Artistic ‘Wings’ to be Installed at William Woods
|11/16/2006||Mary Ann Beahon|
|FOR IMMEDIATE RELEASE||(573) 592-1127|
"Wings" is the brainchild of Terry Martin, WWU professor of art, who is suspending lines above the courtyard between the Gladys Woods Kemper Center for the Arts and Dulany Auditorium.
“Each pair of wings raises another higher,” he said. “The symbolic aspect of our project may remind people that when we come together in creative pursuits, it fosters community and makes us forget things that may divide us.”
Martin will use heavy monofilament fishing line to suspend the wings from tree to tree on either side of the raised circle in the middle of the plaza. The wings will come down from the horizontal line to a circular mosaic base created by two William Woods University art students, Jennifer Costello of St. Louis and Alex Orear of Jefferson City.
On Friday, Costello, Orear and Martin have scheduled an all-day event for “Wings.” Orear will assist Martin with hanging and preparing the wing lines, starting at 9 a.m. unless weather causes it to be rescheduled.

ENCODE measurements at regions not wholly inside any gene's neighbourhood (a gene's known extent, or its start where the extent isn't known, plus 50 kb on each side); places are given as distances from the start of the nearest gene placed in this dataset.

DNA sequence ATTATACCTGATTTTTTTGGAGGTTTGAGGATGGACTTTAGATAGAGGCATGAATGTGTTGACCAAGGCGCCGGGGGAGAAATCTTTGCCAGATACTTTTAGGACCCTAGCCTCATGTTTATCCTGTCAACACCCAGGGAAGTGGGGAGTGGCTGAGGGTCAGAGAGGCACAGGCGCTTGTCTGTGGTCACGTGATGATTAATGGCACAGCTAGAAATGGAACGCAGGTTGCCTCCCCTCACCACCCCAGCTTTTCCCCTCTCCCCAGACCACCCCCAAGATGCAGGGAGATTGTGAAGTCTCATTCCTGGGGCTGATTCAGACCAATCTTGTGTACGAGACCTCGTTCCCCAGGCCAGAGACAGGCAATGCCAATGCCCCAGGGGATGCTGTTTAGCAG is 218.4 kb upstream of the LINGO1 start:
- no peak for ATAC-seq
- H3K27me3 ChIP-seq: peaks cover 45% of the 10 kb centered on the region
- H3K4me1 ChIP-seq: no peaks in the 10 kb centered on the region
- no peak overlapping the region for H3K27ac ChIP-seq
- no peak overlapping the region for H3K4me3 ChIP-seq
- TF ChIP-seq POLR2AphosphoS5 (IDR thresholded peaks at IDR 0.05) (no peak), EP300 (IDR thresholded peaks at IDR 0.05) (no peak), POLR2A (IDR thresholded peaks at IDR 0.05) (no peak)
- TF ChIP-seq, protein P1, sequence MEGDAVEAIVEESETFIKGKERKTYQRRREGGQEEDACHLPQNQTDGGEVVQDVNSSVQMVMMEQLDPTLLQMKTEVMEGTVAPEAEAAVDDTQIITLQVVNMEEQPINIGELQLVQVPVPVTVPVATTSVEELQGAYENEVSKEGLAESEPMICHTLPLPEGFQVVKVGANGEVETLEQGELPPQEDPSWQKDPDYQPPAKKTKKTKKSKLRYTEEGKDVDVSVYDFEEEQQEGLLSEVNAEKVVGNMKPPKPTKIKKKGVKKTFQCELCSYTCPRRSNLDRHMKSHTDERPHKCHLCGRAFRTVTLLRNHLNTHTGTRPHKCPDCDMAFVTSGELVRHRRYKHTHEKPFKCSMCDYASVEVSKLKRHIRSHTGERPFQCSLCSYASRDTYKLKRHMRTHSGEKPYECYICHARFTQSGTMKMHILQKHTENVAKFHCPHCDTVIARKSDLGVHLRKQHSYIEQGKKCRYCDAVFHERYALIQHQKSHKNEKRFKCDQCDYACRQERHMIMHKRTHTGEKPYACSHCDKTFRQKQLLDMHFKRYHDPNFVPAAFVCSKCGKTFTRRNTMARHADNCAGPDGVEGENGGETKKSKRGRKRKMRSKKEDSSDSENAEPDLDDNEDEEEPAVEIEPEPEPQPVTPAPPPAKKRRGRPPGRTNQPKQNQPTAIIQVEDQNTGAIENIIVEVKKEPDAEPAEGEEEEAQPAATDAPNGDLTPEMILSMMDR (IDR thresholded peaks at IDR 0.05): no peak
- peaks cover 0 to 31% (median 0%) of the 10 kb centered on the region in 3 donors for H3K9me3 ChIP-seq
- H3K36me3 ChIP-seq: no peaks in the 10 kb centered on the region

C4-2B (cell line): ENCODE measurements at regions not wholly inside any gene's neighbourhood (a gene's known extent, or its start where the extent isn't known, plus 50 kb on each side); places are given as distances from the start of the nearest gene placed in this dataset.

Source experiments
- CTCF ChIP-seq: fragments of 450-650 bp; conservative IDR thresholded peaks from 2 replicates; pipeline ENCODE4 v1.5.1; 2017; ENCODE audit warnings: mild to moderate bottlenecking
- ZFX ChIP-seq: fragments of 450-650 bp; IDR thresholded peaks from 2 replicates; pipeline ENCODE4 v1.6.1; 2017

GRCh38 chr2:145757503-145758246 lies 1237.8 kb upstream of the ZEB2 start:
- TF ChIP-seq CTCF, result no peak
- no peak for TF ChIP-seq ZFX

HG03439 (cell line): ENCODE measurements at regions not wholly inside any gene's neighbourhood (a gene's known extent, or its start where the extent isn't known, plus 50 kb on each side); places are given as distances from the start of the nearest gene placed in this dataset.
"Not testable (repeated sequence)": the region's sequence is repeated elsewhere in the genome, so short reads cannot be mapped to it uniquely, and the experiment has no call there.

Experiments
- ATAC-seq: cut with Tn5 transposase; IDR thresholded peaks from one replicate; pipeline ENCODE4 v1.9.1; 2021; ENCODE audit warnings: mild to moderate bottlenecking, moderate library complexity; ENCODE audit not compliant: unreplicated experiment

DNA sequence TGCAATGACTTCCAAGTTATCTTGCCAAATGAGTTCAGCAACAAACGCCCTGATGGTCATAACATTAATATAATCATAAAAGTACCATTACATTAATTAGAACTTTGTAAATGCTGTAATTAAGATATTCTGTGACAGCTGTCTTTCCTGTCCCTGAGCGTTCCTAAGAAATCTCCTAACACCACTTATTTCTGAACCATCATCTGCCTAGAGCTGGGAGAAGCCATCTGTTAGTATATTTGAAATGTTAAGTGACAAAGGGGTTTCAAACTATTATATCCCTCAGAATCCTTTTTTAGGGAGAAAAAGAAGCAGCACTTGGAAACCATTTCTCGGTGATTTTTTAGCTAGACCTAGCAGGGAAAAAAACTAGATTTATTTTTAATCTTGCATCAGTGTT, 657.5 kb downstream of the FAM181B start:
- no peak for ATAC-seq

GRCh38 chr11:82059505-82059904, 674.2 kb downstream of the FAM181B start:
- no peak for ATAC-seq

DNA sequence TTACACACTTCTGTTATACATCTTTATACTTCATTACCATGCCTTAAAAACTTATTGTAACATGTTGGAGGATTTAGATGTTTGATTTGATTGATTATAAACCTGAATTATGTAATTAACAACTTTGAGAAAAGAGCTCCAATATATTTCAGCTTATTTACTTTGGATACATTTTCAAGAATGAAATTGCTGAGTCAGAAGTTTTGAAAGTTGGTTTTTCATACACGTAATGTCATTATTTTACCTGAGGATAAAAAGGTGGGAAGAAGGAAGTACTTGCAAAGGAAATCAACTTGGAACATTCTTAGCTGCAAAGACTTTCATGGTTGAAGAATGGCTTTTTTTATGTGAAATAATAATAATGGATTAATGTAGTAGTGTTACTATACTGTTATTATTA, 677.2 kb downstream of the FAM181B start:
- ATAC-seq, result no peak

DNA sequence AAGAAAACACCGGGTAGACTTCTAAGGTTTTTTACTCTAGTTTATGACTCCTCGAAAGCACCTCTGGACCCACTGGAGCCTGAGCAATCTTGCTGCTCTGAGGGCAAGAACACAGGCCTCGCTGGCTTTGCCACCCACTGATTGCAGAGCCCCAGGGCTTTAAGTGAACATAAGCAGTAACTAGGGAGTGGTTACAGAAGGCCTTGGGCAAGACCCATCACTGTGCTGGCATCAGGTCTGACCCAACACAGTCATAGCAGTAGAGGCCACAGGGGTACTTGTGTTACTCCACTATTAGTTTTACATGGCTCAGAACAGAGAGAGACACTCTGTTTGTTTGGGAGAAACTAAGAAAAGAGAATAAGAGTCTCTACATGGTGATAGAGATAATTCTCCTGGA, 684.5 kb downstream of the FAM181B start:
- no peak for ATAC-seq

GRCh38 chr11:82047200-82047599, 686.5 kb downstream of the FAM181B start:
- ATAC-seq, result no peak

A showing of “contemporary art forms” will be in room 118 of the Gladys Woods Kemper Center for the Arts at 10 a.m., with a side show by Costello. A reception will be held in the building’s lobby at 2 p.m. and they plan to have all the sculptures up by 3 p.m.
Costello and Orear are working with Martin through the Mentor-Mentee program at WWU. The program matches faculty and students in creative and scientific endeavors.
They have been working with the art classes of several art teachers including Jo Shaw (Hickman High School in Columbia), Chris Daily (Fulton High School), Patty Verslues (Bush Elementary School), Alen Miles (Bartley Elementary School) and Myrna Backer (McIntire Elementary).
In September, Costello, Orear and Martin worked with after-school students at the John C. Harris Community Center in Fulton. The children created colorful wings of all sizes, shapes and colors. In October, a day-long activity was held to involve as many William Woods students as possible.
“The number of wings needed was achieved by extending the activity to as many people as we could feasibly reach,” Martin said. “The individuals who participated made ‘wings’ out of a durable fiber paper that is water resistant and could be painted. Different colors and styles were encouraged. All combined, the wings should create a rainbow of color and spirit!”